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Trump Is Right: He Should Get Credit For Bringing Imprisoned Americans Home


Three University of California at Los Angeles basketball players are back home in the United States today after being detained for about a week in China for alleged shoplifting. President Donald Trump’s intervention on their behalf with Chinese President Xi Jinping led to their release.

Cody Riley, Jalen Hill, and LiAngelo Ball, the younger brother of Lakers rookie Lonzo Ball, were facing the Chinese legal system and the possibility of several years in prison after being charged with shoplifting from a Louis Vuitton store during a team trip to China. The three men were released from jail and detained in their Hangzhou hotel in what some saw as a goodwill gesture as Trump arrived. They were back home Tuesday after Trump and Xi had what the president called a “great conversation.”

This story was not afforded the ESPN and national news orgy of congratulations it would have occasioned had President Obama gotten three basketball players out of an authoritarian state with relative ease. Trump tweeted wondering if the players would thank him, leading to a lot of coverage of the tone of his tweet, perhaps more coverage than the fact he had indeed personally intervened to get three Americans home safely.

Later the same day, the players did thank him and apologized for their behavior in China.

“I would like to thank President Trump and the United States government for the help they provided. I am grateful to be back home and I will never make a mistake like this again. I am extremely sorry for those that I let down,” said Ball, reading a prepared statement.

I’m grateful they’re back home, too. They are suspended from the basketball team indefinitely, and Trump has tweeted his hopes they live “a great life.” Somewhere between President Harry S. Truman’s admonition about how much you can get done if you don’t care who gets the credit and Trump’s tweeting for thanks probably lies a reasonable presidential posture, but Trump does deserve credit.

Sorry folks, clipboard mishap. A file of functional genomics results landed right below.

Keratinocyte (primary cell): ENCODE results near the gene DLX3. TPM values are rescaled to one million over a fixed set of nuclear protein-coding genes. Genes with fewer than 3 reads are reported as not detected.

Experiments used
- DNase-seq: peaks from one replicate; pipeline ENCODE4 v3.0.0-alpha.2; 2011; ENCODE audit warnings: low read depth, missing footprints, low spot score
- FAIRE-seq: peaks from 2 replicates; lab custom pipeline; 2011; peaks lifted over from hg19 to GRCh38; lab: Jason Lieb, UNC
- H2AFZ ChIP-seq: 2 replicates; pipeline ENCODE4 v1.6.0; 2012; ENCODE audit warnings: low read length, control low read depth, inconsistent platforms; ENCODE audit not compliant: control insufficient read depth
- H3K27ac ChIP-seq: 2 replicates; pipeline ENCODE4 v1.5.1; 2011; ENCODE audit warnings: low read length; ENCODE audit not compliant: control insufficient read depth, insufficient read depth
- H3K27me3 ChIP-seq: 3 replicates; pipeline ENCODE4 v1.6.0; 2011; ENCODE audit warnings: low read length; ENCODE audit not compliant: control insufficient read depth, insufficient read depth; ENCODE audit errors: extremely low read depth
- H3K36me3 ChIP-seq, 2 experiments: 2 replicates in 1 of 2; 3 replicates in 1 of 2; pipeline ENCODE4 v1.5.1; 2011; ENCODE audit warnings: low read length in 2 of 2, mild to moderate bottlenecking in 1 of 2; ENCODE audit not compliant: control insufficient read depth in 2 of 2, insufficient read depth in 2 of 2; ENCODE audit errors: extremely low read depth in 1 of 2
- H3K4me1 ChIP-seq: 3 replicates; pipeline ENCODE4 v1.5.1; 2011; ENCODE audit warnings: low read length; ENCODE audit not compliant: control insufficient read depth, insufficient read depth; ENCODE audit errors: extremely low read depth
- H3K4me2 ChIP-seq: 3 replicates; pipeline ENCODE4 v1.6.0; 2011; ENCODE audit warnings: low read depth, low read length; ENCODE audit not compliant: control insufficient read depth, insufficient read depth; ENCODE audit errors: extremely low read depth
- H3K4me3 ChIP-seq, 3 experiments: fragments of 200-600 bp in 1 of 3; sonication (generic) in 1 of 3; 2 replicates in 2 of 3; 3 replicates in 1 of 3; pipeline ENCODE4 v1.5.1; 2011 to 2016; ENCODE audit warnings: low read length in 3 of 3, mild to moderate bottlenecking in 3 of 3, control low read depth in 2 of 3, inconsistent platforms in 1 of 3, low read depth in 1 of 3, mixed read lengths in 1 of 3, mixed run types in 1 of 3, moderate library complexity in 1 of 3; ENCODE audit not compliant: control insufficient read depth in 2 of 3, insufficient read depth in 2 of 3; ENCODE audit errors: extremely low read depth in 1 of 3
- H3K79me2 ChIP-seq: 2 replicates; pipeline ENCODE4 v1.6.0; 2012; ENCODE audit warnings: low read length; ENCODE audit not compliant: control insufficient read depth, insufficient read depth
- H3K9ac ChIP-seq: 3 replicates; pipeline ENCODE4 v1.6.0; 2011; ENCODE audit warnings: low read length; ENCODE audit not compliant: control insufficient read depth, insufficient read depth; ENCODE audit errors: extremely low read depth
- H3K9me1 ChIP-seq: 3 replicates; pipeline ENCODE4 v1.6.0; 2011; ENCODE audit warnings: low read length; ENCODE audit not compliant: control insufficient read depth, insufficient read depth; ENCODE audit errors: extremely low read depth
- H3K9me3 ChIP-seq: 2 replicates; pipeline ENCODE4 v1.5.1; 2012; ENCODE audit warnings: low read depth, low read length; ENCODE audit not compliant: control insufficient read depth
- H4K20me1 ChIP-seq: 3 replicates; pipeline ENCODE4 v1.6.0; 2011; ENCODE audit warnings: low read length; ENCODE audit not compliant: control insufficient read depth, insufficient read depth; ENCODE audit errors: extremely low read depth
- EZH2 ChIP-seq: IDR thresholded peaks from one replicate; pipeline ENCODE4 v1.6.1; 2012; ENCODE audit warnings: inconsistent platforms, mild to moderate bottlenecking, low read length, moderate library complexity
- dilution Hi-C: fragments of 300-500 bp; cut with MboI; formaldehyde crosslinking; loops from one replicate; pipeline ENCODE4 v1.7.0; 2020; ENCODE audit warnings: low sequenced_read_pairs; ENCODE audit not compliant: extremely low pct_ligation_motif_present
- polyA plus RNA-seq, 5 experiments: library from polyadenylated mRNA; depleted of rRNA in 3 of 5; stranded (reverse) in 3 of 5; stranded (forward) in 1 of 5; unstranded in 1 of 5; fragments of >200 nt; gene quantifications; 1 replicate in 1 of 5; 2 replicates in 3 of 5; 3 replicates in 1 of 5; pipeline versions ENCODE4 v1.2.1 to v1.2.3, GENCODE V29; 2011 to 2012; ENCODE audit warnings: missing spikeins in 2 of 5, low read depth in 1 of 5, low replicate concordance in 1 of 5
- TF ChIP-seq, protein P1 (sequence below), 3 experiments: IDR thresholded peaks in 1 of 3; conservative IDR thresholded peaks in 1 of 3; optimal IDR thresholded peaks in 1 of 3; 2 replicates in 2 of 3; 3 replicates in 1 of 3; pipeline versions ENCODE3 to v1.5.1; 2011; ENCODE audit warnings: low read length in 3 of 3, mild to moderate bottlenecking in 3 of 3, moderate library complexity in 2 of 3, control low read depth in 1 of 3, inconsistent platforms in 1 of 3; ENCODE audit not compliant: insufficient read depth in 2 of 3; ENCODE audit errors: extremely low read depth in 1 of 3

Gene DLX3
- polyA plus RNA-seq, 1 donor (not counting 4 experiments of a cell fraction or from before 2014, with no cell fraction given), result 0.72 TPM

It’s not the first time Trump has taken an active role in the release of American prisoners overseas during his first year as president. In fact, his record on this front reflects a string of overlooked or lightly covered victories, and highlights a difference in approach and results from the Obama presidency before his. Known for his “America First” rhetoric, Trump’s administration seems to take a genuine interest in “Americans First” on human-rights issues and prisoners.

In April, the administration secured the release of Egyptian-American charity worker Aya Hijazi, 30, from an Egyptian prison where she had been held on widely discredited charges since 2014. Hijazi and her Egyptian husband ran a charity that rehabilitated and housed Cairo’s homeless street children, and their imprisonment along with four coworkers became a symbol of the Egyptian government’s crackdown.

They bounced around the Egyptian legal system for three years and human-rights workers alleged they were abused in jail. Despite pleas from the Obama administration, it was “months of backroom negotiations between the Trump administration and representatives of Egyptian President Abdel Fatah al-Sissi” that spurred her eventual acquittal and return to the United States.

The change was likely spurred by Trump’s change in tone to al-Sissi, whom he welcomed to White House in early April. It was a shift from the Obama administration’s approach, which was to keep the former military leader at arm’s length after he executed a military coup in 2013 to overthrow Mohamed Morsi. Despite many human-rights abuses, Trump made the decision to embrace the leader as a strategic partner in fighting terror, and said al-Sissi was doing a “fantastic job in a very difficult situation.”

The administration said there was no quid pro quo for Hijazi’s release, and Trump personally oversaw her trip back to the United States, sending his military aide and Egyptian-born deputy national security adviser Dina Powell to escort the party home, then welcoming them to the Oval Office.

Also in April, Sandy Phan-Gillis, an American citizen held in China on espionage charges without a trial for two years was deported back to the United States. Negotiations for her release had picked up during Secretary of State Rex Tillerson’s visit to Beijing in March. Phan-Gillis had been accused of helping the FBI capture Chinese spies, a story her husband Jeff Gillis called “ridiculous,” and she was held in secret locations and solitary confinement during her detention, according to human-rights watchers.